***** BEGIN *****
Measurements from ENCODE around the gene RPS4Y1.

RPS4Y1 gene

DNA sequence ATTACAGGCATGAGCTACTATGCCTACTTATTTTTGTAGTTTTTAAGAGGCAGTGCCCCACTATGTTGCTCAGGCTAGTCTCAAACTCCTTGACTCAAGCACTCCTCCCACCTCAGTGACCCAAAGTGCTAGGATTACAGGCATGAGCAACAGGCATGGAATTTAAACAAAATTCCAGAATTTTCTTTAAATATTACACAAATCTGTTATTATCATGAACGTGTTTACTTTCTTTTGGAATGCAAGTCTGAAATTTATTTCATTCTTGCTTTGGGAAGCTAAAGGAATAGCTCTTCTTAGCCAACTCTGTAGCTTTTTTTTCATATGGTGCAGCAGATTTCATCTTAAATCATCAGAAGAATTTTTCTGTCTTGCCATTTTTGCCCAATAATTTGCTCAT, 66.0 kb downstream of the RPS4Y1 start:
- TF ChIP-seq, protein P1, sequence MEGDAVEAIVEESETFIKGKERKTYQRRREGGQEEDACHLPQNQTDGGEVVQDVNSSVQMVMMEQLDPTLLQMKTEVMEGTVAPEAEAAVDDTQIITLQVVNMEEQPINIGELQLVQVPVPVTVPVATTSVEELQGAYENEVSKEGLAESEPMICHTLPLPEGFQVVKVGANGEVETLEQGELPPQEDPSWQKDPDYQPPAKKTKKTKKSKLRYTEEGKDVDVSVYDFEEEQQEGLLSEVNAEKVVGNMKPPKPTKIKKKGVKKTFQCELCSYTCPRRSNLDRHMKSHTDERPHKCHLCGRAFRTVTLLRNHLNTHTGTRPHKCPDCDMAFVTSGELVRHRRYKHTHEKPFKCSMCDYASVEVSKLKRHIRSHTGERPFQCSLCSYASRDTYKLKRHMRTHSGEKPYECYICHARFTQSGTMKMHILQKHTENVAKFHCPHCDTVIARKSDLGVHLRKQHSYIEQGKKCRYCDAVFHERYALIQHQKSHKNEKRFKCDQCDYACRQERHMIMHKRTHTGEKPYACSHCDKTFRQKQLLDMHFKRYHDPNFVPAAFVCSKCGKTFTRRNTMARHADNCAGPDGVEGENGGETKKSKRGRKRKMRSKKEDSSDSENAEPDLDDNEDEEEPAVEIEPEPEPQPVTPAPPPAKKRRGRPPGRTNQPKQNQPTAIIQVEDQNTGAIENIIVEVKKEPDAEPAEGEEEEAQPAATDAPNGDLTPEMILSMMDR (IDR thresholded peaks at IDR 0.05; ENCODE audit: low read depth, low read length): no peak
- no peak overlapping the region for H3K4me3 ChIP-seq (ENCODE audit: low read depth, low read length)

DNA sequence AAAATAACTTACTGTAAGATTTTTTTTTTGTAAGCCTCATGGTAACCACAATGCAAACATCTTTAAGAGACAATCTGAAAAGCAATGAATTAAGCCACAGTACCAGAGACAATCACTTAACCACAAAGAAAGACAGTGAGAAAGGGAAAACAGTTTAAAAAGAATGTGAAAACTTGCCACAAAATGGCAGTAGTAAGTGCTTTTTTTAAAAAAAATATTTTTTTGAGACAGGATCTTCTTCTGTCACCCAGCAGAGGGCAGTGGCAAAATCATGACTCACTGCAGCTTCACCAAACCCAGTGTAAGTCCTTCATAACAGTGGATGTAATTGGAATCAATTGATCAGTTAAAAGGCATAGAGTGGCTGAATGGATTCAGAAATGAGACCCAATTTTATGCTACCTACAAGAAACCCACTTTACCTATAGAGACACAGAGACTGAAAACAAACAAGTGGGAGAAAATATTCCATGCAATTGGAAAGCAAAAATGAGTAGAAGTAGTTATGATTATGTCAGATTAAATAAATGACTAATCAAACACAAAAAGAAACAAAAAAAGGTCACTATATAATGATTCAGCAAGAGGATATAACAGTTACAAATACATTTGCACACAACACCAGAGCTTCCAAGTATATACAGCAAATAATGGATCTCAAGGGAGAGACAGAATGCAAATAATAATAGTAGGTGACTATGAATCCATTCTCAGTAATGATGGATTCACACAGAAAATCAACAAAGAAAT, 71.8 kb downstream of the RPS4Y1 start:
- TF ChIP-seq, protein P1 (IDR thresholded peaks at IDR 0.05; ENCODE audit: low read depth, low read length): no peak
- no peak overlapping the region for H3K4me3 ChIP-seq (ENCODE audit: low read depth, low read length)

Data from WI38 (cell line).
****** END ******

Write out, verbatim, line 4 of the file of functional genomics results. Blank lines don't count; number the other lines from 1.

- TF ChIP-seq, protein P1, sequence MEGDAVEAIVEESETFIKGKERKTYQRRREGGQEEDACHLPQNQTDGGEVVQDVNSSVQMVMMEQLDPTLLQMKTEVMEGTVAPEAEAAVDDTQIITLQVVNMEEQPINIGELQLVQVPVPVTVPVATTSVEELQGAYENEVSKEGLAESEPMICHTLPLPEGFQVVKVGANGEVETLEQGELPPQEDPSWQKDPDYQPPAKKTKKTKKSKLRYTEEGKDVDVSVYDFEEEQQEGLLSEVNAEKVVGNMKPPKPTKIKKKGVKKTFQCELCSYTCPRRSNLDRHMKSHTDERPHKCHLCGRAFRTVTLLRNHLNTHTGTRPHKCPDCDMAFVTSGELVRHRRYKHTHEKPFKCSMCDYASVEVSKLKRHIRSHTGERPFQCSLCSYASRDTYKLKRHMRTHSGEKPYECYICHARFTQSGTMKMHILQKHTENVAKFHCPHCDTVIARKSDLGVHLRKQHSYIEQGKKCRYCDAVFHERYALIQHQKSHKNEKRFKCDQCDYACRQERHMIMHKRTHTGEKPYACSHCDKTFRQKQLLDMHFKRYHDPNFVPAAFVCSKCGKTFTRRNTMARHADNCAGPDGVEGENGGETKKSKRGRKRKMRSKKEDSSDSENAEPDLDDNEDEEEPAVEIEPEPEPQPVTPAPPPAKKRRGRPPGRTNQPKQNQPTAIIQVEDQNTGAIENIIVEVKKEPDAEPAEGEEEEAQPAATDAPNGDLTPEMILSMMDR (IDR thresholded peaks at IDR 0.05; ENCODE audit: low read depth, low read length): no peak